Sunday November 6, 2005 | Greg Boyd
Jesus was driving out a demon that was mute. When the demon left, the man who had been mute spoke, and the crowd was amazed. But some of them said, “By Beelzebul, the prince of demons, he is driving out demons.” Others tested him by asking for a sign from heaven.
Jesus knew their thoughts and said to them: “Any kingdom divided against itself will be ruined, and a house divided against itself will fall. If Satan is divided against himself, how can his kingdom stand? I say this because you claim that I drive out demons by Beelzebul. Now if I drive out demons by Beelzebul, by whom do your followers drive them out? So then, they will be your judges. But if I drive out demons by the finger of God, then the kingdom of God has come upon you.
“When a strong man, fully armed, guards his own house, his possessions are safe. But when someone stronger attacks and overpowers him, he takes away the armor in which the man trusted and divides up his plunder.
We read in different parts of the Bible that we are to fear God, but what does that mean? Many people live in a state of constant fear that God will reject them or cause them harm if they act or think in certain ways. This is not what the Bible means by fearing God. But fearing God doesn't mean nothing. In our culture, God has become so common that he is no longer sacred. People act without any regard for what God thinks. What then is a proper understanding? It is true that God did become one of us, taking on human flesh. But if all we see is the intimate God, he becomes too “nice” and too “tamed” to be worthy of worship.
John the Baptist was born around unusual and miraculous circumstances. His mother conceived him long after her child-bearing years. His father was told by an angel about his birth, but Zechariah did not believe the angel and was given a sign, that he would be mute until his son’s birth. As was the Jewish custom, the birth of a child was a celebration. For the first eight days of the child’s birth, the entire community gathered to rejoice over the new life. In this case, there was an even greater celebration.
On the eighth day, the boy was circumcised and named. Elizabeth stated that he would be named John, as the angel Gabriel stated. The community around them did not understand because the custom called for a family name. Zechariah confirmed John as his name and immediately he could speak. The community responded with awe because of the great things that surrounded John’s birth.
The Greek word used for “awe” is phobos, one that is often translated “fear.” The response of this community is quite normal, because fear or awe is a common reaction to the presence of God. What then does this mean?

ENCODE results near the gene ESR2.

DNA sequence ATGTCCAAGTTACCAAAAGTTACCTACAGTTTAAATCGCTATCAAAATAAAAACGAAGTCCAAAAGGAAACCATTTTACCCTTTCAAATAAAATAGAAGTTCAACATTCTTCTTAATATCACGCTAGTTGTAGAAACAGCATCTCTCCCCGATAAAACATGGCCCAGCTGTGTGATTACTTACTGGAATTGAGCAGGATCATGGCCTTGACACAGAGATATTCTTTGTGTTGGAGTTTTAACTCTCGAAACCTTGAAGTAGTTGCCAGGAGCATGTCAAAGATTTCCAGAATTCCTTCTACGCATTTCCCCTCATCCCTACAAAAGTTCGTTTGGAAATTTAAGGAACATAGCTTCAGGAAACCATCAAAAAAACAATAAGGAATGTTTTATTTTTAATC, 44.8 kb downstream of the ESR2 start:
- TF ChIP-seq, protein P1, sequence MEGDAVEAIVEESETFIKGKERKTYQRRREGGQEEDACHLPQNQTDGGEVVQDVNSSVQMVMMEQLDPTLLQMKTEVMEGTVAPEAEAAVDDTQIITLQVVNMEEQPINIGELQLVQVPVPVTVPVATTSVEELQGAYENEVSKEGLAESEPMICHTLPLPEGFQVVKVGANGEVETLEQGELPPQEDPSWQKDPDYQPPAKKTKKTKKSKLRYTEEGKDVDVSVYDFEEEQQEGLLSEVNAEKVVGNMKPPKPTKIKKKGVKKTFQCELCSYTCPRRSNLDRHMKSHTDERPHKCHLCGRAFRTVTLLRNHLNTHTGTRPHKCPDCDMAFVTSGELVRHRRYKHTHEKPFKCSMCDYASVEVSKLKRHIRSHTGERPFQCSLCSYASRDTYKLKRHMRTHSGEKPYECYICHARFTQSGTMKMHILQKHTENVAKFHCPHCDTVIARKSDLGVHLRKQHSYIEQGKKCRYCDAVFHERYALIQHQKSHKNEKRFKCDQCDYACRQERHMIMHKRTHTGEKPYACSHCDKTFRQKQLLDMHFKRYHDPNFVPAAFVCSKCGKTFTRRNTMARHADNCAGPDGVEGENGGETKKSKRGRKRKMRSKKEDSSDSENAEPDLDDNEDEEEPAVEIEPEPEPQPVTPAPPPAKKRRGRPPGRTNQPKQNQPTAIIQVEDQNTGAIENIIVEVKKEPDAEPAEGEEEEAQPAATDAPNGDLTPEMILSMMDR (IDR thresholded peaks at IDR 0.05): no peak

One common experience it does not mean is “terror” of God. Many people live in a state of constant fear that God will reject them or cause them harm if they act or think in a contrarian way. God is seen as a dysfunctional boss, leering over the edge of heaven waiting for people to mess up so he can set things right. This is not what this means.
Another false understanding in our culture is that fear means nothing. God has become so common that he is desecrated. He becomes one of us, “just a slob sitting on a bus” like the song from the 1990s states. As a result, people act without any regard for what God thinks. Each individual becomes a self-determined being, at least in their minds.
What then is a proper understanding? It is true that God did become one of us. He had mercy on our state and humbled Himself, taking on human flesh. Because of this, the door has been opened for us to enter into a new state of intimacy with Him. He is our friend, our lover, our comforter. Yet because the “fear” language is so prevalent in the Bible, there must be more to this view of God. If all we see is the intimate God, he becomes too “nice” too “tamed” to really be a God worthy of worship.
Let’s consider two things:
First, the vastness of the universe. Ps 19:1 reads, “The heavens declare the glory of God; the skies proclaim the work of his hands …” There are 125 billion known galaxies in the universe, each with about 100 billion stars. That’s 12,500,000,000,000,000,000,000 stars. Some of these stars have a mass 100-150 times that of the Sun and are about 100 million times brighter.
Secondly, the brain. Any segment of the brain the size of a quarter is more complex than the world wide web. If you were to line up all the dendrites in your brain in a row, the line would circle the globe five times. If you open your eyes, every square inch of creation proclaims mystery, pointing to a Creator that extends beyond imagination. He is unfathomable, incomprehensible, inscrutable, unbelievable, inconceivable, unimaginable, indescribable, unthinkable and inexplicable.
More wonderful than the vast universe or the complex brain is that this Creator loves you. This almighty God became man and died for you. This is the most mind boggling fact of all. C.S. Lewis used the word “untamed” to communicate the quality of God that is both frightening and tender, scary yet intimate, strange but comfortable. In Lewis’ The Lion, the Witch and the Wardrobe, Edmund says, “the mention of Aslan (the figure representing God) gave him a mysterious and horrible feeling just as it gave the others a mysterious and lovely feeling.” He is an untamed Lion. You can’t control him. He does as he pleases. You can only adore him. Reverence him. Those not aligned with him should be scared. God isn’t terrifying. He’s altogether lovely. But it’s a scary thing to declare war on him. (Heb 10:31). But those aligned with him will see the beauty, intimacy, tenderness along with the otherness, awesomeness and holiness. These combined drive people to their knees in awe and fear of this incredible God.